Now let’s change the scenario. It’s now the 50 states who collectively control the money that will be used to implement my bill and who therefore will be voting either yea or nay. Well now… I guess moving to Washington, DC doesn’t really make sense any more. I need to be in Albany, Annapolis, Atlanta, Augusta, Austin, Baton Rouge, Bismarck, Boise, Boston, Carson City, Charleston, Cheyenne, Columbia, Columbus, Concord, Denver, Des Moines, Dover, Frankfort, Harrisburg, Hartford, Helena, Honolulu, Indianapolis, Jackson, Jefferson City, Juneau, Lansing, Lincoln, Little Rock, Madison, Montgomery, Montpelier, Nashville, Oklahoma City, Olympia, Phoenix, Pierre, Providence, Raleigh, Richmond, Sacramento, Salem, Salt Lake City, Santa Fe, Springfield, St. Paul, Tallahassee, Topeka and Trenton.

Lobbying to get this bill passed is going to be way, way, WAY more difficult. It’s going to be way, way, WAY more expensive. The odds of me – the “bad” lobbyist – getting this “bad” bill passed have just plummeted.

Will this process also make it way, way, WAY more difficult for the “good” lobbyists to get the “good” bills passed? Yep.

Hmmmm…. But a more difficult, rigorous process to analyze anything consistently produces better, more robust results. So more political decision-making at the state vs. the federal level means that bad proposed legislation is more likely to get killed; and that good proposed legislation will be even better because of the more rigorous approval process.

So let’s review what would happen if 25% of the federal budget got spread around the 50 states, and we kept the total to the 20% or so of GDP it’s been for the last 30 years?

  1. The impact of lobbyists would plummet because their job would be much more difficult and expensive
  2. More bad proposed legislation would get killed sooner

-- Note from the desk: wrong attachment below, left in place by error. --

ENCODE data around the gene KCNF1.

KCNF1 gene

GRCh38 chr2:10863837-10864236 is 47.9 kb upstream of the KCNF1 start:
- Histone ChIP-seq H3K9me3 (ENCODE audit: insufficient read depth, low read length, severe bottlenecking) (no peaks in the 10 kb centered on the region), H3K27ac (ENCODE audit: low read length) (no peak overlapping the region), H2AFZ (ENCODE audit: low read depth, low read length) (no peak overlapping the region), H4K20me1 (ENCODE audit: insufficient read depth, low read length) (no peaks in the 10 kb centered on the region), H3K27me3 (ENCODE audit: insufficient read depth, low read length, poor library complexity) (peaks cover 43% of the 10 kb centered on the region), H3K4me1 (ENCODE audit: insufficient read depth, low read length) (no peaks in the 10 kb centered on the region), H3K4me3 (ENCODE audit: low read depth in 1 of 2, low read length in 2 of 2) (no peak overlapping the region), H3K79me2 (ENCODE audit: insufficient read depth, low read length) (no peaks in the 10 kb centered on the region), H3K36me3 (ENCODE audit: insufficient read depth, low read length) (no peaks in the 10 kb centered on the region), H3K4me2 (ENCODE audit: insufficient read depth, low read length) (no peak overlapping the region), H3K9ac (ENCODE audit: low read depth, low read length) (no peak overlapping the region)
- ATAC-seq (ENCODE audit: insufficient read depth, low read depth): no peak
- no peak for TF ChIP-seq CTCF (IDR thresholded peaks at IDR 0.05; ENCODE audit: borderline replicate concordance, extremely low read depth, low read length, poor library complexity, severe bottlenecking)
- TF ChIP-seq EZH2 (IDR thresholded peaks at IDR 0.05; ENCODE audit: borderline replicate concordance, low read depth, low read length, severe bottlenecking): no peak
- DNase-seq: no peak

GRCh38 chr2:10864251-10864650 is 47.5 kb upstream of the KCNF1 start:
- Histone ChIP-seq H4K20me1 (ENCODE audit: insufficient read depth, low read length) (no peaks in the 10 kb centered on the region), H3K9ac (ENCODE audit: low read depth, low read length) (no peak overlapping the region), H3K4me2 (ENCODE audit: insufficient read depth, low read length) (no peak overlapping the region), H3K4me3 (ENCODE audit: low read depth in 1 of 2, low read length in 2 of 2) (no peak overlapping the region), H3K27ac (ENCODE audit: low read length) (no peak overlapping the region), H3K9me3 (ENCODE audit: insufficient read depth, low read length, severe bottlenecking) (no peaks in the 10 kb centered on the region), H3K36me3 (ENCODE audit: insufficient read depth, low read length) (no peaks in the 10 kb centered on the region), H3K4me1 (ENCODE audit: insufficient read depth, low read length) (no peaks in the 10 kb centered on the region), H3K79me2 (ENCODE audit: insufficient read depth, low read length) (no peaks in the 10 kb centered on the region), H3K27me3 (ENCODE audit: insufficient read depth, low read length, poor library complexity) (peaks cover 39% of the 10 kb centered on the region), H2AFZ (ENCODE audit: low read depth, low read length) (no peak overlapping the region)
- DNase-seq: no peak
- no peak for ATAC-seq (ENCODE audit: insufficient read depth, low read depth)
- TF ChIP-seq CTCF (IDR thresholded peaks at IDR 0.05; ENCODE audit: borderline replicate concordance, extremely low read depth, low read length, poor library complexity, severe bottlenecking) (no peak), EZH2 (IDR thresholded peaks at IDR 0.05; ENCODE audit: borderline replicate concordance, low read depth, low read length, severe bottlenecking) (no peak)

3. The proposed legislation that is truly good will still get passed, and it will be even better legislation

Oh wait! The whole point of this tirade was campaign finance reform wasn’t it? I need to ask another question. What would happen to campaign contributions if spending money that is now controlled in just 1 city was spread out over 50 cities? Hmmmm… The campaign contributions would also get spread out across those 50 cities. The incentive to shovel money into that single giant bucket in Washington, DC would now be dramatically reduced. The money shovelling would now be spread out across 50 smaller buckets spread out all across the country.

Whether it’s bugs attracted to a light or money attracted to a political issue, it’s the same. It’s all about the incentive. Decrease the concentration of the light and decrease the concentration of the bugs. Decrease the concentration of political power and decrease the concentration of money to perpetrate political shenanigans. Change the core incentive that drives political contributions and dramtically change both the nature and the amount of those political contributions.

I’m your Intentionally Vicarious host, Todd Youngblood – still very wary of increasing the centralization of political power because of the horrors historically produced by extremely centralized governments… and still focused on having more fun than anyone else I know